The ancient Babylonian epic, Gilgamesh (circa 2100 BC) tells the story of a temple prostitute called Šamhat who serves Ishtar and tames the wild man Enkidu through her sexual skills. This is one of the earliest written references to sex work ever found, but it does not claim to be anything but a story. The earliest account of sacred prostitution in a nonfiction text is the Greek Historian Herodotus’ (484–c. 425 BC) account of sixth-century neo-Babylonia.
The foulest Babylonian custom is that which compels every woman of the land to sit in the temple of Aphrodite and have intercourse with some stranger at least once in her life. Many women who are rich and proud and disdain to mingle with the rest, drive to the temple in covered carriages drawn by teams, and stand there with a great retinue of attendants. But most sit down in the sacred plot of Aphrodite, with crowns of cord on their heads; there is a great multitude of women coming and going; passages marked by line run every way through the crowd, by which the men pass and make their choice. Once a woman has taken her place there, she does not go away to her home before some stranger has cast money into her lap, and had intercourse with her outside the temple; but while he casts the money, he must say, “I invite you in the name of Mylitta”. It does not matter what sum the money is; the woman will never refuse, for that would be a sin, the money being by this act made sacred. So she follows the first man who casts it and rejects no one. After their intercourse, having discharged her sacred duty to the goddess, she goes away to her home; and thereafter there is no bribe however great that will get her. So then the women that are fair and tall are soon free to depart, but the uncomely have long to wait because they cannot fulfil the law; for some of them remain for three years, or four. There is a custom like this in some parts of Cyprus (Histories, 1).
Herodotus is what might be politely termed an ‘unreliable narrator’. He is a historian in much the same way as Disney is a historian. What’s more, he is clearly out to smear the reputation of the Babylonians and is projecting his own negative views around sex onto history – so, is any of this true? We don’t know. His account is not corroborated with any independent sources (not even the ancient Babylonian ones.) But, other accounts of similar customs do exist (but they well may have been rehashing of Herodotus.) Four hundred years after Herodotus, the historian Strabo describes a ritual sexual activity practised at Acilisene in Armenia. Here, people honoured the Persian goddess Anaitis by dedicating their daughters to serve her in the temple before they were given in marriage.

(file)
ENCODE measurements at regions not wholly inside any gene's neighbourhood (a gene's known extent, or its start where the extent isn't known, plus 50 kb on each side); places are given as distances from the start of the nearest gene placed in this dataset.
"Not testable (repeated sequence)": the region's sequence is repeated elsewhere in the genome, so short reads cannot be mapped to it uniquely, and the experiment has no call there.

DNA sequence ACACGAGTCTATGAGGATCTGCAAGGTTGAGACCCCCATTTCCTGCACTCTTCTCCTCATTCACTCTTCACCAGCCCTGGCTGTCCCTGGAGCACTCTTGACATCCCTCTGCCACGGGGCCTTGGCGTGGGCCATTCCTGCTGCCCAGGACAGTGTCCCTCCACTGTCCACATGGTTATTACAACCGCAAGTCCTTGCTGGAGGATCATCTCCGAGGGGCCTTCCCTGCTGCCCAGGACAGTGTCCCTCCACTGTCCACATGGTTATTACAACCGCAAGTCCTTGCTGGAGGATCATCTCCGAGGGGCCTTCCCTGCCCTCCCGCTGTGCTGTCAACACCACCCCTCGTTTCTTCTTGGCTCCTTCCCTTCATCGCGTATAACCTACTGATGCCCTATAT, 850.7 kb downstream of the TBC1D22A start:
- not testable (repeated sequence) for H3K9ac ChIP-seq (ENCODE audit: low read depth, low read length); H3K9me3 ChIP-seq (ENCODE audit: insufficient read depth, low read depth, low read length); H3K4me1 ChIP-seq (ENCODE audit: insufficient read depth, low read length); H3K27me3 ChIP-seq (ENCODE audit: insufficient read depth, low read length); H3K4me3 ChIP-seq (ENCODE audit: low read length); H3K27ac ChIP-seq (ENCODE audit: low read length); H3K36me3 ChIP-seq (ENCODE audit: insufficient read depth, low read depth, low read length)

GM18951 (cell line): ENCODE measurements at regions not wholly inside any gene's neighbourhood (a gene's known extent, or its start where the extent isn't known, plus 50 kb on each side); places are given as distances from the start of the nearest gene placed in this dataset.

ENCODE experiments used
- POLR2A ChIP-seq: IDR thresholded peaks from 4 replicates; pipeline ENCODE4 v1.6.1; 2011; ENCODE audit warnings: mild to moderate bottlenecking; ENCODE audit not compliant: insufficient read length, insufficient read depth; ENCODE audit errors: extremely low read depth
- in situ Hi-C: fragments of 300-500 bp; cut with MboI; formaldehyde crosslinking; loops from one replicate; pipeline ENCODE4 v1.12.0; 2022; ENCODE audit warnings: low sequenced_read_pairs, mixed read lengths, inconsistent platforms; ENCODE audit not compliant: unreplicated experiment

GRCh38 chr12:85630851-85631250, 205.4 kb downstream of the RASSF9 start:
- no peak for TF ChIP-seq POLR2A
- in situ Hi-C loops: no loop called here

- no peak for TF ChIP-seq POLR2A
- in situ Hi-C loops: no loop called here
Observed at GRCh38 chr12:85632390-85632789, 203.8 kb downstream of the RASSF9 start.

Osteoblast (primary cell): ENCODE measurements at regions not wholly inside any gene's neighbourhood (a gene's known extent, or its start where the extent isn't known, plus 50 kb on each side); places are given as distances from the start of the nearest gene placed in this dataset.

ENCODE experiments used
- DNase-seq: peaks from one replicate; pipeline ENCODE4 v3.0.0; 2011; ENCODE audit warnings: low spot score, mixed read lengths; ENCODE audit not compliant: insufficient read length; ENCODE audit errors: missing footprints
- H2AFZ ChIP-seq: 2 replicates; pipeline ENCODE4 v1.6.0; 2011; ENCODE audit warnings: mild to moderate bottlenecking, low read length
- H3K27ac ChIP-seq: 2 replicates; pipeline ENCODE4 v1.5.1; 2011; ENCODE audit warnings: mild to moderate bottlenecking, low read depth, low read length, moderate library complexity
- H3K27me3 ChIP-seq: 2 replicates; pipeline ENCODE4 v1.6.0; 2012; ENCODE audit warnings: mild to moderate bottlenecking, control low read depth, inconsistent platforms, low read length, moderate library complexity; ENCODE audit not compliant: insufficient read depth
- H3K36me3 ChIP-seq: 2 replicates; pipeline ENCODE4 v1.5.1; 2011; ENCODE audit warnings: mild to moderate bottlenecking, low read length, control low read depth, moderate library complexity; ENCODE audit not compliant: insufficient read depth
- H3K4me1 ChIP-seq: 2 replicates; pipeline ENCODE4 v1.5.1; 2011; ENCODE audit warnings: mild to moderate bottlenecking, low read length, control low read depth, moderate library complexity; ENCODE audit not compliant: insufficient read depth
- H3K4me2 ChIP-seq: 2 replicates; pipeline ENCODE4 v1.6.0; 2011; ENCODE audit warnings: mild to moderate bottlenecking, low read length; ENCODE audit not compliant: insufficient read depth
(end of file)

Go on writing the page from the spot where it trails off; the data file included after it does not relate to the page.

In De Dea Syria, Greek writer Lucian of Samosata (125 CE –180 CE) describes a ritual practised in Syria where women would have to have sex with a stranger in a public place as an offering of payment to the goddess Aphrodite (Lucian, De Dea Syria). The Augustan historian Pompeius Trogus wrote ‘There was a custom among Cyprians to send their virgins to the sea-shore before marriage on fixed days, for employment in order to get dowry-money, and to make a first-fruit offering to Aphrodite, a dedication to preserve their virtue in the future’ (Pompeius Trogus, Justin). There are several references in the Old Testament to “Qadeshes,” a word many have translated to mean female and male cult practitioners. Professor Gernot Wilhelm discovered a 3,300-year-old document that details a father selling his own daughter to the Temple of Ishtar to serve as a Harimtu. No details are given to the nature of work the girl was expected to do, but Wilhelm suggests it was sacred prostitution (Gernot, 1994). But, none of this makes establishing fact any easier.